The contracting-out of public services has often been accompanied by a strong academic focus on the emergence of new governance forms, and a general neglect of the processes and practices through which contracted-out services are controlled and monitored. To fill this gap, we draw on contracting-out and inter-organizational control literatures to explore the adoption of control mechanisms for public service provision at the municipal level and the variables that can explain their choice. Our results, based on a survey of Italian municipalities, show that in the presence of contracting-out, market-, hierarchy- and trust-based controls display different intensities, can co-exist and are explained by different variables. Service characteristics are more effective in explaining market- and hierarchy-based controls than relationship characteristics. Trust-based controls are the most widespread, but cannot be explained by the variables traditionally identified in contracting-out and inter-organizational control studies.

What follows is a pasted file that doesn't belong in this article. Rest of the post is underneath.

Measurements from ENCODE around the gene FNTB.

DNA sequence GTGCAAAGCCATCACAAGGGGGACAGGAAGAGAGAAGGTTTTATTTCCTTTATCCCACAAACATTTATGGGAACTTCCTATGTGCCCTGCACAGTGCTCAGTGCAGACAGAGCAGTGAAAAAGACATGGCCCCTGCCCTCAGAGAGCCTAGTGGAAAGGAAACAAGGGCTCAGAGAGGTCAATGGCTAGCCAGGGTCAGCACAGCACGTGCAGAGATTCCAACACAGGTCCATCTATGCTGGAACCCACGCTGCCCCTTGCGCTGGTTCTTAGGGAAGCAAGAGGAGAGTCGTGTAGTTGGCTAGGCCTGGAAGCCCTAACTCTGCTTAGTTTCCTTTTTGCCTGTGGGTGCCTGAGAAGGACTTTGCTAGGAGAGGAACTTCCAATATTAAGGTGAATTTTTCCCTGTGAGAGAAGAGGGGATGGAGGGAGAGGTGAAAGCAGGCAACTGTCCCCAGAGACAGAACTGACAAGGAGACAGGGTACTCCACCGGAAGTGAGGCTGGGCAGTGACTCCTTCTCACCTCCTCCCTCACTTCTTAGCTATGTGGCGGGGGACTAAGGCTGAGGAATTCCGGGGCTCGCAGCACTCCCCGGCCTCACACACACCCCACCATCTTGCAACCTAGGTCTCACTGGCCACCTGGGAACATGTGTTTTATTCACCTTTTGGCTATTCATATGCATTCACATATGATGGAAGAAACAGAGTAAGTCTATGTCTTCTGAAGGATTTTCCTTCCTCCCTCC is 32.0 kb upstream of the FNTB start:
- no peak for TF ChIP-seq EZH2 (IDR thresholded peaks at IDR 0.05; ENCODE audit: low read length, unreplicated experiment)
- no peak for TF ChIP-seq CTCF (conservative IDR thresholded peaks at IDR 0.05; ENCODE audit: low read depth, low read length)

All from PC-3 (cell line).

- contracting-out, municipalities, control, public services